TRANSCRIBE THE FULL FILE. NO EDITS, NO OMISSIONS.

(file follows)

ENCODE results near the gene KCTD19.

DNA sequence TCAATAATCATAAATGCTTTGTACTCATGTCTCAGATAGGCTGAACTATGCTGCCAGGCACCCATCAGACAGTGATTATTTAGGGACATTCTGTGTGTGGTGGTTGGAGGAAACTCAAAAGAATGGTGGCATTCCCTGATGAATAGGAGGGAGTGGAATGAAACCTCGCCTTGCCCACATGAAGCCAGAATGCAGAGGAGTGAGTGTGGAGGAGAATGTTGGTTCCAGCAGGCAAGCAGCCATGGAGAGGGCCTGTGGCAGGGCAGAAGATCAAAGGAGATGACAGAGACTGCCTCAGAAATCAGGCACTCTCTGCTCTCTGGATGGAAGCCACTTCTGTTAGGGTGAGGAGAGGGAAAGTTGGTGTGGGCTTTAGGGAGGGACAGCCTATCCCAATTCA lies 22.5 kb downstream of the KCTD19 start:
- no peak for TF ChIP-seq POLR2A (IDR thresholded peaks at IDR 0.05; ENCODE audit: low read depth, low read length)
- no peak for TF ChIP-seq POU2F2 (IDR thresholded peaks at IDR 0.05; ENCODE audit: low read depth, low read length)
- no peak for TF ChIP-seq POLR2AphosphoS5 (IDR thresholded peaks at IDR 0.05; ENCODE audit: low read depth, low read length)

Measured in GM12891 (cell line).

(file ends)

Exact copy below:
ENCODE results near the gene KCTD19.

DNA sequence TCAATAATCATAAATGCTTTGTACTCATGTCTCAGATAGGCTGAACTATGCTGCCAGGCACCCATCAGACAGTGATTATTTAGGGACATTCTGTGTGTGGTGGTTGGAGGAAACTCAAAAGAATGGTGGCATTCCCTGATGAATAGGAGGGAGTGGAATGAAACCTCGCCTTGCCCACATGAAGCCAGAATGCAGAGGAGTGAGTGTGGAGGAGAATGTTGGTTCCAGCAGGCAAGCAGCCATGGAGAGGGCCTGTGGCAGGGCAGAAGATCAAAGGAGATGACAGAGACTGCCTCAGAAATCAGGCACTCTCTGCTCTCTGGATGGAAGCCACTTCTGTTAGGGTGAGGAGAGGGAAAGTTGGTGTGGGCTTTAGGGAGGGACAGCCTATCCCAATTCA lies 22.5 kb downstream of the KCTD19 start:
- no peak for TF ChIP-seq POLR2A (IDR thresholded peaks at IDR 0.05; ENCODE audit: low read depth, low read length)
- no peak for TF ChIP-seq POU2F2 (IDR thresholded peaks at IDR 0.05; ENCODE audit: low read depth, low read length)
- no peak for TF ChIP-seq POLR2AphosphoS5 (IDR thresholded peaks at IDR 0.05; ENCODE audit: low read depth, low read length)

Measured in GM12891 (cell line).